MEMPHIS, TN (abc24.com) - It seems clear, even the great Monty Hall would have a tough time navigating through the pitfalls of the ‘fiscal cliff’.
Hall was the long time host of television game show “Let’s Make A Deal”.
Perhaps you are looking towards the fiscal cliff and wondering what lies in store for you.
It is doubtful Monty Hall makes a dramatic 11th hour appearance. So, faced with an increasing tax bill and a diminishing paycheck, how do you figure out what a fall over the cliff means to you?
“Falling off the cliff is really going back into recession,” said Dr. John Gnuschke, “that would be the cliff.”
Gnuschke is the Director of the Sparks Bureau of Business and Economic Research at the University of Memphis.
Most indicators suggest we are headed over that financial cliff—the perfect storm of spending cuts and tax increases. This is what the professor envisions.
“Taxes are going to go up, ultimately, for the wealthy,” said Gnuschke, “Tax rates on the middle class will not go up; spending cuts will be marginal.”
All of which would seem to be designed to keep us from falling, so what’s with all the talk of gloom and doom?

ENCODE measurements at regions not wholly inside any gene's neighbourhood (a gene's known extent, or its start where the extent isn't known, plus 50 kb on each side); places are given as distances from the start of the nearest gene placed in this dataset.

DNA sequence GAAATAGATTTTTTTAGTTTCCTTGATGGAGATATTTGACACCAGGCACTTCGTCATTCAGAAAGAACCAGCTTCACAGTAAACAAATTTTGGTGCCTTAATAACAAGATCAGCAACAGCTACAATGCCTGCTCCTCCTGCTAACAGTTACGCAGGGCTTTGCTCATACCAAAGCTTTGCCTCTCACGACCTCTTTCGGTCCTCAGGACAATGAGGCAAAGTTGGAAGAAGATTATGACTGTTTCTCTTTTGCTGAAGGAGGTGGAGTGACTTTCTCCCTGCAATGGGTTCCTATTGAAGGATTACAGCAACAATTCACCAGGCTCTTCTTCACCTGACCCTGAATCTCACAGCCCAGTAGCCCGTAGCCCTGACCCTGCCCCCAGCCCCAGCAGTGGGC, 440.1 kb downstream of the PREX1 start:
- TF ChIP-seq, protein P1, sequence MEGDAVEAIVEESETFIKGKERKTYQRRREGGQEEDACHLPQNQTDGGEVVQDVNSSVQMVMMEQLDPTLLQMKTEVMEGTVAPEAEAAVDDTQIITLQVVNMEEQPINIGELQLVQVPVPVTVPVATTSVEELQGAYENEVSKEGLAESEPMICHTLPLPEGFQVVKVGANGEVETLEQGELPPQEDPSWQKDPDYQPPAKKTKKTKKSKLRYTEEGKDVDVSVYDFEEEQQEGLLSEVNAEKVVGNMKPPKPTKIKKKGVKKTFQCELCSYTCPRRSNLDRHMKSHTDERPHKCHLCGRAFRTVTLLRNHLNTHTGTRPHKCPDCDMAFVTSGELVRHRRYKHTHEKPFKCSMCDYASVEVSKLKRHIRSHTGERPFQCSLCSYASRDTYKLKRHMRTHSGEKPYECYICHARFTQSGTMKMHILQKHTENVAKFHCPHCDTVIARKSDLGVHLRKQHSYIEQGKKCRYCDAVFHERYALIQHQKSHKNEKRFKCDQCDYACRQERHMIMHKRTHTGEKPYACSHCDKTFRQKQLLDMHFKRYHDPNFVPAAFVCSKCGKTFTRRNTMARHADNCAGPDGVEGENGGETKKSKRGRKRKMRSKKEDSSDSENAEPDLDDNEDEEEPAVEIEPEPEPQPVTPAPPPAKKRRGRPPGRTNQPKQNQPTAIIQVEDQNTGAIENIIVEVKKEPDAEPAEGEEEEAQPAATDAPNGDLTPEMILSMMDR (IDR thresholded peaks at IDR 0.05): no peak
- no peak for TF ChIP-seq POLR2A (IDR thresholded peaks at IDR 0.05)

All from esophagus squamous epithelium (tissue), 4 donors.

“Most of it is political posturing,” Gnuschke told abc24.com.
Just in case there is a tumble, creditcards.com features a “Fiscal Cliff Calculator”
so you can determine where you would land.
“Suppose you made $100,000,” Gnuschke said, “the calculator shows total taxes would go up $5000.”
Forty thousand seemed more reasonable for an average Memphis income; the calculator showed taxes jumping from about $4900 to $6900—right in line with what the President has been saying.
“The money he’s talking about,” said Gnuschke, “is about $2000 a household, and that’s where the Grinch is going to steal $2000 out of your stocking this year, if we don’t get this resolved. That’s it right there.”
While the “Fiscal Cliff Calculator” may seem like a valuable tool, Gnuschke told abc24.com, “It does not allow for enough variables.”
Chief Tax Officer Mark Steber of Jackson Hewitt told abc24.com the cliff is about more than higher taxes and smaller paychecks.
For instance, it could push back the tax season. While that may sound like a good thing, millions of early filers would be forced to wait extra-long for refunds.